A common question our Phone Coaches are asked is “how can I talk to my family about my abortion?” It’s an unfortunate truth that the stigma around abortion has made it a difficult topic to discuss with anyone, even the people we are closest to. It’s a complex issue that has political, emotional, and spiritual overtones. However, if you’ve had an abortion in the past, it’s natural to want to discuss it with your family to get their support. And while you can never predict how your family will react, there are some things you can do to help the conversation go smoother than you may expect. Read on for our advice on how to navigate this situation. If you need someone to talk to beforehand, or simply want to process with someone who understands, call H3Helpline at 866-721-7881.
Make Sure You’re Prepared
The most important question to ask yourself is “am I ready to have this conversation?” For many women, talking about their abortion experience can be painful if they aren’t at a place of emotional health and strength. Your health and self-care always comes before having to take care of or worry about what others will say or think.
Next, take some time beforehand to think through what you want to say. Something that may be helpful is to write down everything you’re thinking and feeling. That way, when the time comes to have the conversation, you can have a list of all of the thoughts and feelings you want to express in front of you and won’t be as stressed about what you’re going to say.
Also, it’s helpful to have an optimistic outlook on how the conversation will go. It’s easy to imagine the worst case scenario, but consider that unlike other discussions about abortion, this is YOUR story. It’s not an impersonal story of someone else; it’s a deeply personal story that has affected you. No matter what your family’s views on abortion are, their love for you transcends whatever personal views they have. You may be surprised at how the conversation goes.
Make Sure They’re Prepared
Talking to a loved one about your past abortion is never an easy thing to do, but you can soften the impact by making sure they hear the news in a comfortable setting. Don’t blurt it out in passing or while you’re in a public place, and don’t tell them in anger or out of fear. Again, this is a deeply emotional part of your life to share, and you should only do so when you’re fully prepared to. Think through beforehand what you want to say and where and give them a heads up that you want to sit down and talk. It can also be helpful to ask a trusted friend or family member that you’ve already told to come with you to the meeting to provide you with support.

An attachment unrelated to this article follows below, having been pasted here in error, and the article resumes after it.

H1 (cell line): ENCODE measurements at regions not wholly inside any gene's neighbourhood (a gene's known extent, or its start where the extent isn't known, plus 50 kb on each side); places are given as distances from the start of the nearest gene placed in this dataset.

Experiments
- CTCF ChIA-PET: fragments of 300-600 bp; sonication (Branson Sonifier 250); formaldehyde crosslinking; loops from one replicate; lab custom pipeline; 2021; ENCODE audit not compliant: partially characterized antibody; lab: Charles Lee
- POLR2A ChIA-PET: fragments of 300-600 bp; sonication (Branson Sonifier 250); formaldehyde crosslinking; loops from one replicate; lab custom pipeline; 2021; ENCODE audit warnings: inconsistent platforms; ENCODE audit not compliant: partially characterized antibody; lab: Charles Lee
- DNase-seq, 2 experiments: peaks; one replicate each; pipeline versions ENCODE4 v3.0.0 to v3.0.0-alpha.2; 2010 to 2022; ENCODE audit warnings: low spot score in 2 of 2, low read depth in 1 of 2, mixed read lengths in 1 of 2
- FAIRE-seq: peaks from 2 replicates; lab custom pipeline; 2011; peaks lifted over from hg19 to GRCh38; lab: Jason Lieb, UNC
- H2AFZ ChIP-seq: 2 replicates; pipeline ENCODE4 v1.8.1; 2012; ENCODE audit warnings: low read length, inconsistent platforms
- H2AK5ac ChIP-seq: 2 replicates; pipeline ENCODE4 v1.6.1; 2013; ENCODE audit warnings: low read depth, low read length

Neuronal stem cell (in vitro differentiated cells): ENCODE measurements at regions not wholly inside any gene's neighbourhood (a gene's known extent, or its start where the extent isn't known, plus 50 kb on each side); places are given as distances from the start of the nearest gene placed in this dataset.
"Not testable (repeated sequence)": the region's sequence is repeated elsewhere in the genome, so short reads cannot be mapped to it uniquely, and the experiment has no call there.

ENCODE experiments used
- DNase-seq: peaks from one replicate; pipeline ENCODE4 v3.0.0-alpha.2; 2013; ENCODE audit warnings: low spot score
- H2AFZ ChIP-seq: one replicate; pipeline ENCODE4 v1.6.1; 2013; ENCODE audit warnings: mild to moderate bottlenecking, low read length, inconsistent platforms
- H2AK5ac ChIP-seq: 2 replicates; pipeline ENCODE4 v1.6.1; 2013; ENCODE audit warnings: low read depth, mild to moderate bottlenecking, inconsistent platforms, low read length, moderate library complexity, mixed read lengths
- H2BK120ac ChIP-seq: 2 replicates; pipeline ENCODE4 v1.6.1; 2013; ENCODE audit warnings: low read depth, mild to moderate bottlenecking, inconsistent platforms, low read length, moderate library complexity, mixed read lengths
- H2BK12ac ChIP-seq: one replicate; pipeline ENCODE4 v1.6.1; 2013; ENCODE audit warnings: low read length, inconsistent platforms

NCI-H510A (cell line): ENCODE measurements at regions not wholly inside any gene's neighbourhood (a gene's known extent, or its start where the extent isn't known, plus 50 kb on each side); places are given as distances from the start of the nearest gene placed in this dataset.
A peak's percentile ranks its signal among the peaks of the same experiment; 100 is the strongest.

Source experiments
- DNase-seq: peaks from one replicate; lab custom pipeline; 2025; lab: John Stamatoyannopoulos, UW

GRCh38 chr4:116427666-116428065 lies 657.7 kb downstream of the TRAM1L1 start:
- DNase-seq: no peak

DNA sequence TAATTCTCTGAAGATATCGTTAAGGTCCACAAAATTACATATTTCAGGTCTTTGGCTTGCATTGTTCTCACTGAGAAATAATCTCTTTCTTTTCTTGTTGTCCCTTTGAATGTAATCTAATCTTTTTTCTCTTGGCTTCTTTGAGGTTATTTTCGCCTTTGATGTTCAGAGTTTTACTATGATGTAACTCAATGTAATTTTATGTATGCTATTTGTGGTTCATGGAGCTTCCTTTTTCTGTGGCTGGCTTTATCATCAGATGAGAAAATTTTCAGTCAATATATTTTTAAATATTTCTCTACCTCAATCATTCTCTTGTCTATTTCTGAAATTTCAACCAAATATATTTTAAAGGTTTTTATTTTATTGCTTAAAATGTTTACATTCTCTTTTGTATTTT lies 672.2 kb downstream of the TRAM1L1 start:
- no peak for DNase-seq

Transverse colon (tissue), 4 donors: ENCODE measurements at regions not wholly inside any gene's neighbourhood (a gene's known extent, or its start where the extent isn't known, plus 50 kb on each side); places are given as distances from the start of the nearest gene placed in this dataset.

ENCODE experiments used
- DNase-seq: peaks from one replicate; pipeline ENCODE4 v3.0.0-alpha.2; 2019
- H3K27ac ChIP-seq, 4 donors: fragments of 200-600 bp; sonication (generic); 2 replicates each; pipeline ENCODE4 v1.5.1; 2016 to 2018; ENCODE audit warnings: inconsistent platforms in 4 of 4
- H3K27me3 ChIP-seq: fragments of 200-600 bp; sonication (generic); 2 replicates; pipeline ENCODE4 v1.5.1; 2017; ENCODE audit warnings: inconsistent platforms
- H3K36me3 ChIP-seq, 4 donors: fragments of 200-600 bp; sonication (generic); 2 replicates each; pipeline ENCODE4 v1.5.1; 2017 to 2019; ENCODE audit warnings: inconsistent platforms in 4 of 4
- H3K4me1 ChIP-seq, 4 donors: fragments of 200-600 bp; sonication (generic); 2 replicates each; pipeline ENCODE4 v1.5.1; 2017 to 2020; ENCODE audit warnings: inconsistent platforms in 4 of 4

Anticipate and Accept Their Feelings
No one can ever predict how your family will react to the news. They could be angry, disappointed, confused, shocked, or even hurt that you didn’t mention it before. But even though you can’t know exactly how they’ll react, you can plan ahead and imagine a few different reactions you think they might have and how you would respond to them. The most important thing here is to show them grace. If they’re not expecting it and it comes as a shock, they can react emotionally and might even say something that is mean or hurtful – and so might you. But it’s important not to let this conversation become an argument. You’re all in this together, and you need to support and respect each other to make it through. Allow them time to process the news, and if needed, ask to continue the conversation another time when they’ve had time to process and can discuss it with clear minds.
You’re Never Alone
While everyone hopes that the conversation goes well, unfortunately this isn’t always the case. They may react strongly to the news and need some additional time to process everything. In these cases, it’s easy to feel guilty about upsetting them and be lost in feelings of despair or wondering how you could’ve approached the conversation differently. However, you need to remember that you can’t control how they react; you can only control how you choose to respond.
So don’t forget – your health and self-care always comes before having to take care of or worry about what others will say or think. It takes a lot of courage and strength to open up about your past abortion to anyone, especially family members. Just as they may need time to process everything, you may need to process their reaction with someone. If this is the case, or you simply need someone to talk to, call H3Helpline at 866-721-7881. Our After Abortion Helpline is available 24/7 to talk with you and are all women who have experienced abortion first-hand as well. They’re here to not only listen and process with you, but to connect you with resources and community support in your area to help you find help, hope, and healing. Don’t hesitate to call; we’re here for you.